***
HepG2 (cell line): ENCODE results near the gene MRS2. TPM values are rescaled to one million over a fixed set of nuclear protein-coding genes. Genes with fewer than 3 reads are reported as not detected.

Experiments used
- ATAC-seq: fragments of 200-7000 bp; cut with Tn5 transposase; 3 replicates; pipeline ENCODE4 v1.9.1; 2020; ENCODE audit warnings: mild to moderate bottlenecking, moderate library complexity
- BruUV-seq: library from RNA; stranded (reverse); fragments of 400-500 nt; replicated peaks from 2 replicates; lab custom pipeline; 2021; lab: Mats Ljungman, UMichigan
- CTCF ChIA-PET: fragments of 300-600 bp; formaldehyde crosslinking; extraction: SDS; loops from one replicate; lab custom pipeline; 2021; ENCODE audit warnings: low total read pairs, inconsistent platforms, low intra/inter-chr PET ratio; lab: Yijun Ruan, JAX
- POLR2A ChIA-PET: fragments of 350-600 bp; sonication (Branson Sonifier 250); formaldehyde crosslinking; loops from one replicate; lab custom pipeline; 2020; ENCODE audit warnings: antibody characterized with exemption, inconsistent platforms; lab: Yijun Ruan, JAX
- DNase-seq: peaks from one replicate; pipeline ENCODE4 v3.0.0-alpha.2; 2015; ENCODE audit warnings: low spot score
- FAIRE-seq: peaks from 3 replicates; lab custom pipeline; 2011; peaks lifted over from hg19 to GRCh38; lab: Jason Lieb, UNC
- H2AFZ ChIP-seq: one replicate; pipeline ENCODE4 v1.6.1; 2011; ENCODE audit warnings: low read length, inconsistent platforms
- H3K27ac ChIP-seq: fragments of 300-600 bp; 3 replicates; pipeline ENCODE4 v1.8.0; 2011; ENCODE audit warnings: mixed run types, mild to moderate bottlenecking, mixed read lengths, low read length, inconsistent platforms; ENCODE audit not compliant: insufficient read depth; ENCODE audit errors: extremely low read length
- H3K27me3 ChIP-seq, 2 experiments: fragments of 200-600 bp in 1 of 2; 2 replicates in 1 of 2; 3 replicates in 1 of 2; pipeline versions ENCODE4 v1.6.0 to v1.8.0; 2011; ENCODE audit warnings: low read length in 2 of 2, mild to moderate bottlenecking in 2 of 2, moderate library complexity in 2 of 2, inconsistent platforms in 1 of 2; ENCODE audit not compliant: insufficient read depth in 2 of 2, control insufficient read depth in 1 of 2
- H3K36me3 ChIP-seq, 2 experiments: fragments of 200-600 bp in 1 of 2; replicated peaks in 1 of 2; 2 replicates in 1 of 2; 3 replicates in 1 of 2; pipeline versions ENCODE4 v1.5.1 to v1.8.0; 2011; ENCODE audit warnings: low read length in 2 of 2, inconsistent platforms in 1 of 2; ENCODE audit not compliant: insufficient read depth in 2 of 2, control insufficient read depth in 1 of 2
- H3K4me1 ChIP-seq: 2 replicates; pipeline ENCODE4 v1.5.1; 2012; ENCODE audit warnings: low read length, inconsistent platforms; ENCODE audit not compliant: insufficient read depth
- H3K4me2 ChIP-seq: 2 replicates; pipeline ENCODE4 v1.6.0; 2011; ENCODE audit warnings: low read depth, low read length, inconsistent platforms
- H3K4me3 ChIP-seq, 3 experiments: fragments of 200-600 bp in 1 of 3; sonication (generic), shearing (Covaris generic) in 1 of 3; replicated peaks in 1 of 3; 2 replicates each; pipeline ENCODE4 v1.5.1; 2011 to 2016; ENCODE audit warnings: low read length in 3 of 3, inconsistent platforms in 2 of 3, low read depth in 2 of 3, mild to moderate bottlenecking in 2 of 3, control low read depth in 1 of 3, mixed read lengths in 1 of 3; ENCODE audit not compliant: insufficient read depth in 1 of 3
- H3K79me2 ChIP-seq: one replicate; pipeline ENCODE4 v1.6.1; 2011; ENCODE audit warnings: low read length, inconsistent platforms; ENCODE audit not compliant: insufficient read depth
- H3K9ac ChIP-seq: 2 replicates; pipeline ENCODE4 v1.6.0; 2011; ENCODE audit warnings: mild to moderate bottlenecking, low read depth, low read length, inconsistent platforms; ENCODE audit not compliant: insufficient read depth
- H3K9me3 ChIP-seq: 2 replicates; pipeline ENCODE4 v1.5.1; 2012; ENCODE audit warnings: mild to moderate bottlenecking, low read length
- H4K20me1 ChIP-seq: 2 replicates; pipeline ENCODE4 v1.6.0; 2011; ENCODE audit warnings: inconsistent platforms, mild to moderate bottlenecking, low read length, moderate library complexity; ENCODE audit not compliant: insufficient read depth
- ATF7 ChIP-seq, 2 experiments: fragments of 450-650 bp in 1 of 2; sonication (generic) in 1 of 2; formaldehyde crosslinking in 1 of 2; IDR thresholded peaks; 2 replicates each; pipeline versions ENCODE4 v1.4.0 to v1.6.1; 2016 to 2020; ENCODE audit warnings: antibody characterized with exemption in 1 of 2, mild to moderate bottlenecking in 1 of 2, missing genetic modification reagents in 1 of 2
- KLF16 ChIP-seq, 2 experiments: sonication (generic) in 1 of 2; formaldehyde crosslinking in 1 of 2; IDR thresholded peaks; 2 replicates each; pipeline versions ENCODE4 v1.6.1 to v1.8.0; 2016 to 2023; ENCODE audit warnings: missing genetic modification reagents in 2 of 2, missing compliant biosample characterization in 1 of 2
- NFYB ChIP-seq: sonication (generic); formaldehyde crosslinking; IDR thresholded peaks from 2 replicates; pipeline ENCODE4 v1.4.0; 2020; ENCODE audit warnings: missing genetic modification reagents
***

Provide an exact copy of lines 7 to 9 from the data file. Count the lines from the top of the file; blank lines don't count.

- DNase-seq: peaks from one replicate; pipeline ENCODE4 v3.0.0-alpha.2; 2015; ENCODE audit warnings: low spot score
- FAIRE-seq: peaks from 3 replicates; lab custom pipeline; 2011; peaks lifted over from hg19 to GRCh38; lab: Jason Lieb, UNC
- H2AFZ ChIP-seq: one replicate; pipeline ENCODE4 v1.6.1; 2011; ENCODE audit warnings: low read length, inconsistent platforms